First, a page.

Adventus

"The central doctrine of Christianity, then, is not that God is a bastard. It is, in the words of the late Dominican theologian Herbert McCabe, that if you don’t love you’re dead, and if you do, they’ll kill you."--Terry Eagleton

"It is impossible for me to say in my book one word about all that music has meant in my life. How then can I hope to be understood?--Ludwig Wittgenstein

“The opposite of poverty is not wealth; the opposite of poverty is justice."--Bryan Stevenson

Thursday, June 13, 2019

"Always Look on the Bright Side of Life!"



In other words, the only things that would disincentivize Trump from pulling a 2016 again are, like, personal propriety and a sense of shame. And frankly I don’t think that’s going to be enough! 
Let me start with the obvious that nobody notices.  Mitch McConnell was not elected by the people to be Majority Leader of the Senate.  He was elected by the majority of the senators.  He retains that position because he's doing what the majority of the Senators want him to do.  I mention this because the problems with the Senate don't begin and end with Mitch McConnell.  It's the majority of the Senate that's the problem.

And the only recourse to what Donald Trump has said he'll do again in 2020, is impeachment.  But he won't be removed from the Presidency by the Senate, because the majority of the Senate won't remove him.  Despite the fervent hopes of people like Lawrence Tribe, you can't shame a whore, and the U.S. Senate majority is a confederacy of whores.  So Trump is not leaving until November, 2020, if the electoral college goes against him.

In the meantime?  The DOJ won't indict him (as if Barr would let that happen), the House can't remove him, and impeachment would just prove to Trump (at least) that he was invisible and bulletproof.  So I ask again:  what is going to be "enough"?

We elect public officials to office assuming they will not be corrupt and/or indifferent to corruption.  Even the GOP Senators in 1974 were not so blinded by Nixon's landslide victory (one of the largest in U.S. history; McGovern didn't even carry his home state, all he got was Massachusetts) that they thought Nixon's obvious corruption was something they could ignore.  When it turns out we are wrong:  Quis custodiet ipsos custodes?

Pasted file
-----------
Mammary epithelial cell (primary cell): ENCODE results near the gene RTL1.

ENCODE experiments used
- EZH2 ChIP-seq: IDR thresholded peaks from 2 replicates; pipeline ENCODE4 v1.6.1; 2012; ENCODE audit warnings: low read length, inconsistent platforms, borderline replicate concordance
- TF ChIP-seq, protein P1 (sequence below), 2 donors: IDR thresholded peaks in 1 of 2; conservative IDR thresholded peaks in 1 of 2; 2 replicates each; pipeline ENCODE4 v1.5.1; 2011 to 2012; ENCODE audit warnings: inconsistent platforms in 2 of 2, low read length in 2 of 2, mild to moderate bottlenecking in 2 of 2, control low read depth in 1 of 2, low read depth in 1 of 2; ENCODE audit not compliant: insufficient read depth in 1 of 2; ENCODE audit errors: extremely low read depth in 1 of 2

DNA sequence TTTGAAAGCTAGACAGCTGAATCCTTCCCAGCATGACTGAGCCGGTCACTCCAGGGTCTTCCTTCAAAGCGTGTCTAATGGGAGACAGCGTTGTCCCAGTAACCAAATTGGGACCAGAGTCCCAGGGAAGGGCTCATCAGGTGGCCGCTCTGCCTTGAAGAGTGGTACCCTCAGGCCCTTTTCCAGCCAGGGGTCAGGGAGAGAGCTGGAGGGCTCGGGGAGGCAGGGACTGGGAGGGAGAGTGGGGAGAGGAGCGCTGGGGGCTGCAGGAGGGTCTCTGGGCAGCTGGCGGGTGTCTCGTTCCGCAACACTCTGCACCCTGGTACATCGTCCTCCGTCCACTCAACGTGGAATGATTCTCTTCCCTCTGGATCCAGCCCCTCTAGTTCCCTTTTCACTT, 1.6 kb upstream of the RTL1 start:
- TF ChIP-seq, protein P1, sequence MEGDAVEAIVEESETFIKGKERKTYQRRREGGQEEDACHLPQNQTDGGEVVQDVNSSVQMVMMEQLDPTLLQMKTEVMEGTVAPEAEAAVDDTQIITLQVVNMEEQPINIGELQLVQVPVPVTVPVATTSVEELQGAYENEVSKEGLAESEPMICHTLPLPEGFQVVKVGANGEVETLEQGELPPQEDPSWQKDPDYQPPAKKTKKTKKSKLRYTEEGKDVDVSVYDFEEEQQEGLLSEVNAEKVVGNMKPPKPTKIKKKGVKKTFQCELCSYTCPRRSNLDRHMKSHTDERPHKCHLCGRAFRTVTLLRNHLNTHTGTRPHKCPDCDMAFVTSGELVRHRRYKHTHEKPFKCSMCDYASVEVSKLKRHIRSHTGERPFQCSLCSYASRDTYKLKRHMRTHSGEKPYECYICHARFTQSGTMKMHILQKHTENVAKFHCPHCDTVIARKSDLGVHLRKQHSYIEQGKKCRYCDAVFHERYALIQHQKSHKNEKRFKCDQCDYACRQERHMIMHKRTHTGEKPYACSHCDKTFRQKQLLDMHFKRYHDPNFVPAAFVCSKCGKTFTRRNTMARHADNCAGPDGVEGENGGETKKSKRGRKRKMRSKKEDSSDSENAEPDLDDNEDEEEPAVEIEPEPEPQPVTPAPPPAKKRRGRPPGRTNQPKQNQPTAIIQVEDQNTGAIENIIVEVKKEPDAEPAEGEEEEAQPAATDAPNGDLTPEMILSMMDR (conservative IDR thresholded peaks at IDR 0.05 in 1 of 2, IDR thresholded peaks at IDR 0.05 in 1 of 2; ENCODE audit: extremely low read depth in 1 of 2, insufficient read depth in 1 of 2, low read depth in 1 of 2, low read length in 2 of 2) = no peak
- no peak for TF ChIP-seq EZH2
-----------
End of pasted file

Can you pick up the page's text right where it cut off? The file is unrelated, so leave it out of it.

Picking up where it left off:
Because that's where we are.

We cannot "disincentivize" Trump; he doesn't even understand the concept.  Nixon left office convinced he was right in all he had done.  It was long after he was an ex-President that he told David Frost that when the President does it, it's legal.  He was justifying his actions until the day he died.  He wasn't "disincentivized," he was prevented from ever having the authority to do anything for the nation, by the representatives of the nation.

Today, we don't have enough such representatives.  And we're not going to anytime before November, 2020.  "Disincentivizing" is not the solution here:  removal or criminal conviction is.  And neither option is available to the nation until November, 2020.

And after that?  That's a problem, too; although Trump is making it much, much easier to envision criminal prosecution that the majority of Americans would not be bothered by, would not consider political or a "witch hunt."  If you look at it that way, there's actually a bright side to this.  Well, that and people are reporting the very sensible notion that maybe the President needs to be someone who understands government and how it functions, not some "outsider" without a clue.  We used to elect generals and senators and governors, and then we leapt to former actors (longer than he was governor) and a failed oil man (also longer than he was governor), and finally a serial bankrupt boob. Sometimes hitting bottom just makes you look up.

But if you think the system is going to step in like Mommy and make everything right again and teach the bad guys a lesson they'll never forget....well, then you've been watching too many movies, and you need to grow up and face facts.  Criminal justice is more criminal than justice, the law more closely resembles the building in Kafka's parable than not, and the disincentive to commit crimes is not that the cops will put you in jail; that's just the risk you take.  Most of us just don't want to commit crimes in the first place; and rich people generally get away with it more than poor people, if only because they don't have to use a gun.

Welcome to the real world.

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